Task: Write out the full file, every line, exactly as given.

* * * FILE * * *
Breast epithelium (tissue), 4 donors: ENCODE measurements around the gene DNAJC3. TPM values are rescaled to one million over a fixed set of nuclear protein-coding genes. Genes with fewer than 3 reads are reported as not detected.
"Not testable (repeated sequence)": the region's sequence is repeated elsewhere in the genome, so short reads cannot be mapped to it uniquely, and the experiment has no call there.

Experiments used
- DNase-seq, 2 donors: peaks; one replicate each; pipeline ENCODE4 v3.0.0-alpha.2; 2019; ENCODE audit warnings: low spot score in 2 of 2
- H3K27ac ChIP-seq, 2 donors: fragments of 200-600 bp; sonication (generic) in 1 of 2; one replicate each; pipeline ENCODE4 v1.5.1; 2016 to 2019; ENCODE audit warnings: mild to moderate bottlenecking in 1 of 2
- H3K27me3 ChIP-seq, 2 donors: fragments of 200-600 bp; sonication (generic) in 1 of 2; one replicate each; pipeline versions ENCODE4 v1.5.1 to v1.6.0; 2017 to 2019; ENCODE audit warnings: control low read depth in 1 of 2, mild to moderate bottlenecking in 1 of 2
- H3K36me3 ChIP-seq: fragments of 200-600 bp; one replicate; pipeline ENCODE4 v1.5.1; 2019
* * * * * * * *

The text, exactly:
Breast epithelium (tissue), 4 donors: ENCODE measurements around the gene DNAJC3. TPM values are rescaled to one million over a fixed set of nuclear protein-coding genes. Genes with fewer than 3 reads are reported as not detected.
"Not testable (repeated sequence)": the region's sequence is repeated elsewhere in the genome, so short reads cannot be mapped to it uniquely, and the experiment has no call there.

Experiments used
- DNase-seq, 2 donors: peaks; one replicate each; pipeline ENCODE4 v3.0.0-alpha.2; 2019; ENCODE audit warnings: low spot score in 2 of 2
- H3K27ac ChIP-seq, 2 donors: fragments of 200-600 bp; sonication (generic) in 1 of 2; one replicate each; pipeline ENCODE4 v1.5.1; 2016 to 2019; ENCODE audit warnings: mild to moderate bottlenecking in 1 of 2
- H3K27me3 ChIP-seq, 2 donors: fragments of 200-600 bp; sonication (generic) in 1 of 2; one replicate each; pipeline versions ENCODE4 v1.5.1 to v1.6.0; 2017 to 2019; ENCODE audit warnings: control low read depth in 1 of 2, mild to moderate bottlenecking in 1 of 2
- H3K36me3 ChIP-seq: fragments of 200-600 bp; one replicate; pipeline ENCODE4 v1.5.1; 2019